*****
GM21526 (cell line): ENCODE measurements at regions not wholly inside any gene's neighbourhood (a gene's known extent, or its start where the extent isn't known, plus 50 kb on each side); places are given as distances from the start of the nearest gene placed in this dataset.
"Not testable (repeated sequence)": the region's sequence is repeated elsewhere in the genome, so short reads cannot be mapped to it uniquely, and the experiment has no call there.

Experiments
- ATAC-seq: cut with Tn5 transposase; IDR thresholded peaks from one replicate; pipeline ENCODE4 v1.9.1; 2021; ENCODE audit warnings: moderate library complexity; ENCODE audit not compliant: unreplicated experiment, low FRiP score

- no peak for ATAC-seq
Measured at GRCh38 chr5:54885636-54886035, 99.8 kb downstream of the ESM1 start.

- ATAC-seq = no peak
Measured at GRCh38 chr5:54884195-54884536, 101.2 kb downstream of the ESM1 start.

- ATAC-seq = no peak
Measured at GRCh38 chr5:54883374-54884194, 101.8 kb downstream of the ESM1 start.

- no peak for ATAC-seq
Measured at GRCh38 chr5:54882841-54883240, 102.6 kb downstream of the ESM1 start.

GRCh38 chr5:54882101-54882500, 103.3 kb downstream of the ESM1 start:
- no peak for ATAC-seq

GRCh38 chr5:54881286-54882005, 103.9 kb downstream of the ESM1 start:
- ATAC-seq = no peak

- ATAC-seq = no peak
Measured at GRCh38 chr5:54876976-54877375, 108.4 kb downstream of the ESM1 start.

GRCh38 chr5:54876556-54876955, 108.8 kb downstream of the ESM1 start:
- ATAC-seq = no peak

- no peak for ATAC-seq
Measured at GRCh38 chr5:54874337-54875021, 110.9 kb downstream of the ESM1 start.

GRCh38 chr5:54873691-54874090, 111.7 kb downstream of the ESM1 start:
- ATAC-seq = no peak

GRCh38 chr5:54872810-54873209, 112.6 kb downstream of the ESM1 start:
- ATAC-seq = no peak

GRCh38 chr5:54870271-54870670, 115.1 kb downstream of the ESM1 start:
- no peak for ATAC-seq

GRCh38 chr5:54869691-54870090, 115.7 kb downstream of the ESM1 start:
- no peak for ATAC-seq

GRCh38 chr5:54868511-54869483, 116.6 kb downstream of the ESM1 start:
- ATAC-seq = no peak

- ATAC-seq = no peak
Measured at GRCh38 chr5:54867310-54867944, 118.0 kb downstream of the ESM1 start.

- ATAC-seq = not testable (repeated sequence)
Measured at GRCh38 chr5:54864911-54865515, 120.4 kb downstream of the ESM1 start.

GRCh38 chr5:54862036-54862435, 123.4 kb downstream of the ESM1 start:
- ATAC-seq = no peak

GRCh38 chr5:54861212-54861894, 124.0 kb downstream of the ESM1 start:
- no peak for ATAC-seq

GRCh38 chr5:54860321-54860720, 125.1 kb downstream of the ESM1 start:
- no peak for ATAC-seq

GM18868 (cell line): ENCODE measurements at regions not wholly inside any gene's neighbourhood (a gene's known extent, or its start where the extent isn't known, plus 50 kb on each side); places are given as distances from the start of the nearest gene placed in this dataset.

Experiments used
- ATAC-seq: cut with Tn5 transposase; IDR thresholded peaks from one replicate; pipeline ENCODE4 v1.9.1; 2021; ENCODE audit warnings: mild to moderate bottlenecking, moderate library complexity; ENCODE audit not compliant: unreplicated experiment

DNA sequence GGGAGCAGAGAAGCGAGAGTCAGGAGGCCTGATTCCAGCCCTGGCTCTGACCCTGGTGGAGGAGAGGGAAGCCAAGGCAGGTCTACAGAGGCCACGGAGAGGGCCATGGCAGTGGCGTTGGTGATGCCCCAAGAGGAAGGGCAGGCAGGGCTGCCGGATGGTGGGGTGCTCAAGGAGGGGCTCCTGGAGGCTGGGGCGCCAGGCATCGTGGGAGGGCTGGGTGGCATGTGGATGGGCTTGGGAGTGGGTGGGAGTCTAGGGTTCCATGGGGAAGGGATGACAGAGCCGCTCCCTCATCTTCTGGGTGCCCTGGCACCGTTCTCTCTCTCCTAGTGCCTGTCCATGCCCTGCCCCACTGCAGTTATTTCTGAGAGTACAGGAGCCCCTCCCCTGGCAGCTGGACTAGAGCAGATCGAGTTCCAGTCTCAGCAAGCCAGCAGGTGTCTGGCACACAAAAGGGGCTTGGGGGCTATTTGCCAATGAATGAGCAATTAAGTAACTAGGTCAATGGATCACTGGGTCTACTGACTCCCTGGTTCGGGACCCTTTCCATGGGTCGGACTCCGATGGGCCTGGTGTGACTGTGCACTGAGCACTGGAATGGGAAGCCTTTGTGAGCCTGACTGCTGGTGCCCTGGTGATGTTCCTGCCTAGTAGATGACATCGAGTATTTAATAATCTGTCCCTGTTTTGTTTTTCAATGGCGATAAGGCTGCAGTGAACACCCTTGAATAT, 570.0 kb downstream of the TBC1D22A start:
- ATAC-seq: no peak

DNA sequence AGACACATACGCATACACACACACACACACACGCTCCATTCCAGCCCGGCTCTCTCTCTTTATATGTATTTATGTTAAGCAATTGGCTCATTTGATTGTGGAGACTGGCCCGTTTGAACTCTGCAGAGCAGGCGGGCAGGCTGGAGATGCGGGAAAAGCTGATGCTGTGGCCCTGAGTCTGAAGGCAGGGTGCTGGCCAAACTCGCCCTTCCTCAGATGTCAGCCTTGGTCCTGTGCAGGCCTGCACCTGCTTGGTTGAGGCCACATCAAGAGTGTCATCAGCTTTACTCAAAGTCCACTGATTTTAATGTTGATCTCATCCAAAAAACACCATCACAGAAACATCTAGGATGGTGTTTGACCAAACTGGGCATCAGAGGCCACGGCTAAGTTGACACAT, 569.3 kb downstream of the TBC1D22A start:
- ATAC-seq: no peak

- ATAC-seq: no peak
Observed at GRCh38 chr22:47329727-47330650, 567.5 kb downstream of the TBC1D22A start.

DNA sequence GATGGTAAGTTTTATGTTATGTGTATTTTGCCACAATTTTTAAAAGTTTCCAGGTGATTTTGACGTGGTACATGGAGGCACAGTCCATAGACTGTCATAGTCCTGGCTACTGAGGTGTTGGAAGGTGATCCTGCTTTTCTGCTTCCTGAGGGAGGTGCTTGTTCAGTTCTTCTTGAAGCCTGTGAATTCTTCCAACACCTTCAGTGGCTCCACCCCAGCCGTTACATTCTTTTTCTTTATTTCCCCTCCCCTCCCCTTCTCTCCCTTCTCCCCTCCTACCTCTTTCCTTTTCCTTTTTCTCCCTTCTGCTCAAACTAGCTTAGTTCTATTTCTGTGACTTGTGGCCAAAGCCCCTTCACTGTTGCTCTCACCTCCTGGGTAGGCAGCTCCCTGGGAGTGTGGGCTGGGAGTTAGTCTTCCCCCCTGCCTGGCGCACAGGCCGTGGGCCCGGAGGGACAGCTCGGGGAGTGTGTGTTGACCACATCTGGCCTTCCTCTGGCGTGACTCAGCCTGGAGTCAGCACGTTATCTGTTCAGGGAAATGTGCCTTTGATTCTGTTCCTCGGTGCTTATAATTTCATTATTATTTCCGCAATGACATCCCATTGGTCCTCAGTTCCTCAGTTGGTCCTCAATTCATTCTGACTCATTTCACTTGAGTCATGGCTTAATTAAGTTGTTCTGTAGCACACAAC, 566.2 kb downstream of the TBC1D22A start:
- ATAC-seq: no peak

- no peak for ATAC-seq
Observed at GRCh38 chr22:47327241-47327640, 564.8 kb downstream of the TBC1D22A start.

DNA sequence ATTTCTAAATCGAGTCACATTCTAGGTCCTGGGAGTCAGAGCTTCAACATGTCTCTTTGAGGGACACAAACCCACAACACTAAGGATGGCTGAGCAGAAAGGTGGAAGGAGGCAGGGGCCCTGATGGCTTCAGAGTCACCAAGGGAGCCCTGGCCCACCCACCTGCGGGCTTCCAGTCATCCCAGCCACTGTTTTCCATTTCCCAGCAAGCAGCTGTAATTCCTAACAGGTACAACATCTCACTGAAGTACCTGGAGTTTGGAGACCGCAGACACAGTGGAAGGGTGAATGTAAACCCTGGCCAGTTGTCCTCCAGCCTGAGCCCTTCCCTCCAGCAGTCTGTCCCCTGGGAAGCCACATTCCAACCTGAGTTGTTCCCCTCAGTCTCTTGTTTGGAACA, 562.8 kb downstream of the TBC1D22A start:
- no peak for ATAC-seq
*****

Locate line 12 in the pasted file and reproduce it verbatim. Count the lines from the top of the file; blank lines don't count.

Measured at GRCh38 chr5:54882841-54883240, 102.6 kb downstream of the ESM1 start.